UK terrestrial broadcaster's digital licence bid scuppered by disagreement

LONDON - A joint bid for the ITV Digital licence by a consortium of the UK's terrestrial broadcasters has been scuppered by their failure to agree on a strategy for a new digital terrestrial broadcaster.

Yesterday, it emerged that five of the UK's terrestrial broadcasters -- the BBC, Channel 4, Channel 5 and S4C, plus the two largest ITV companies Carlton Communications and Granada -- had met to try to thrash out a joint proposal for the licence.

The BBC is thought to have been leading the bid, as it has spent millions of pounds developing its free-to-air digital services such as BBC Four, BBC News 24 and two children's channels.

The BBC's channels continue to be broadcast to ITV Digital's former subscribers, along with a handful of other channels such as ITV2 and the ITN News channel, which are free-to-air channels.

The continuation of a free-to-air platform is important for ITV and the BBC because they want to retain viewers to their channels. However, for Channel 4 and Channel 5 the motivation is less clear.

Channel 4 has always maintained its digital channels FilmFour and E4 would only be available as part of a paid-for package.

Late last night, it emerged that the BBC's ambition of forming a digital consortium of the UK's terrestrial broadcasters was in tatters and that the broadcasters had been forced to submit separate bids for the licence, which was taken from ITV Digital at the beginning of the month.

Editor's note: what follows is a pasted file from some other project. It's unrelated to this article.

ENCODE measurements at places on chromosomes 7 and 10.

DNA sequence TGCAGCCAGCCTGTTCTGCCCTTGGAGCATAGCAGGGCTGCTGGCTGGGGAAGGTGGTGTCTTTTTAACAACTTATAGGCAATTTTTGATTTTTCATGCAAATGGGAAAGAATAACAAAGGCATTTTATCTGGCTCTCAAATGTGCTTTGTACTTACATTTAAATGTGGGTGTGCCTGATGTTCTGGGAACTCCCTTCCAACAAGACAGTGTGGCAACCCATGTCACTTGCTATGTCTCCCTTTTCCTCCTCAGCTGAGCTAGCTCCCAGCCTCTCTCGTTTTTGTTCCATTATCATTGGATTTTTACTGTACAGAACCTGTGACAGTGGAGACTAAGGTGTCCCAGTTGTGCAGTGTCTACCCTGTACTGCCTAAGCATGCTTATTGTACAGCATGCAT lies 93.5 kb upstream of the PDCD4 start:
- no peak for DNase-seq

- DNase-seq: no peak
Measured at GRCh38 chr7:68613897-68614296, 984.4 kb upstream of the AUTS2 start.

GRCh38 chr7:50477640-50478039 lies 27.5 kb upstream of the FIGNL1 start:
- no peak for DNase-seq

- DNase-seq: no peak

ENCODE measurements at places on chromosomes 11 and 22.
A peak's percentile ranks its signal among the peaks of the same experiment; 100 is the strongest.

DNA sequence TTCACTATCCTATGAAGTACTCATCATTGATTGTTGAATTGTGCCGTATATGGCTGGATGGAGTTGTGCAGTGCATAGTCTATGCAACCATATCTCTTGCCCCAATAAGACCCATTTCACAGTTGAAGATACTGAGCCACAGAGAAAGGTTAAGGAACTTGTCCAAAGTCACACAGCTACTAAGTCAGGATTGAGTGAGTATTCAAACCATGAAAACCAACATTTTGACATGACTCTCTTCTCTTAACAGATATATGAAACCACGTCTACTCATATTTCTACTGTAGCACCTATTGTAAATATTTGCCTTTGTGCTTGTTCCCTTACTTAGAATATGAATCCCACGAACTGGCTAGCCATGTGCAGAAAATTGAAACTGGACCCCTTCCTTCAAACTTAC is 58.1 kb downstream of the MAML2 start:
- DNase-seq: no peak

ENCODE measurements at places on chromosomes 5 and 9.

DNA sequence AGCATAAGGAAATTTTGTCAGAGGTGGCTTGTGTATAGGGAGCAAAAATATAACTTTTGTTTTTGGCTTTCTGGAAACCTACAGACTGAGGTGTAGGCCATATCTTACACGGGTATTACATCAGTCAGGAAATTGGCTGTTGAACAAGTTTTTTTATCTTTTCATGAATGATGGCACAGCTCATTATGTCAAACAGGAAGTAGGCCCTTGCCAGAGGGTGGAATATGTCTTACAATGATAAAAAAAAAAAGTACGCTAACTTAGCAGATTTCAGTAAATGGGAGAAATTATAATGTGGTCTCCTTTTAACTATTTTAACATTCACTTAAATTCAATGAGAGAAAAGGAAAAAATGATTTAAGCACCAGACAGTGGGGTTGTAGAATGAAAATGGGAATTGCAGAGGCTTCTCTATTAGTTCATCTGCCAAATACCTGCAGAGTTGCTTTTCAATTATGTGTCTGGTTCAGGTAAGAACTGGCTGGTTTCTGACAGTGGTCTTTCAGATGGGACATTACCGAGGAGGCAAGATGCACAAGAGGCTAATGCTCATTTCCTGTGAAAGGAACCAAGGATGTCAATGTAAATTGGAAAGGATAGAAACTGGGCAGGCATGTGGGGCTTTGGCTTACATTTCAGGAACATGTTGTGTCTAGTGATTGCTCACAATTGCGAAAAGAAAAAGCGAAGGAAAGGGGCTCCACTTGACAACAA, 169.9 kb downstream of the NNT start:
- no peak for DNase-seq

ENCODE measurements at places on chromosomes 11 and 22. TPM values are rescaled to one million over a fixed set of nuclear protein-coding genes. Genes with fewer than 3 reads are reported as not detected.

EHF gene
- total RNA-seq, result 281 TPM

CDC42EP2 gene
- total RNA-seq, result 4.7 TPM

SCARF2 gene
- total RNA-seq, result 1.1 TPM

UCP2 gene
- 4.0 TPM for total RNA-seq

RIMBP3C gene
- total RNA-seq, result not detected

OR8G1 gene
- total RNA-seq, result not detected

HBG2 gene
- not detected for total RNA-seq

It is thought that the BBC and ITV failed to agree on how many channels each member of the consortium could operate on the potential service. The BBC already has three channels and ITV has one, but it is thought that ITV wants to launch ITV3 and ITV4 in the future.

However, the more channels the free-to-air broadcaster carries, the weaker the digital terrestrial signal will be.

Poor transmission was one of the issues that dogged ITV Digital's service, because the signal was not strong enough to reach the whole of the UK, while those who could receive it often complained of frozen screens.

The other broadcasters are understood to be keen that a new digital terrestrial service carries fewer channels to help ensure the strongest signal.

The broadcasters have pledged to regroup and attempt to iron out a joint bid in the coming weeks. They have until May 30 to submit a formal, detailed bid to the Independent Television Commission, which is auctioning the licence.

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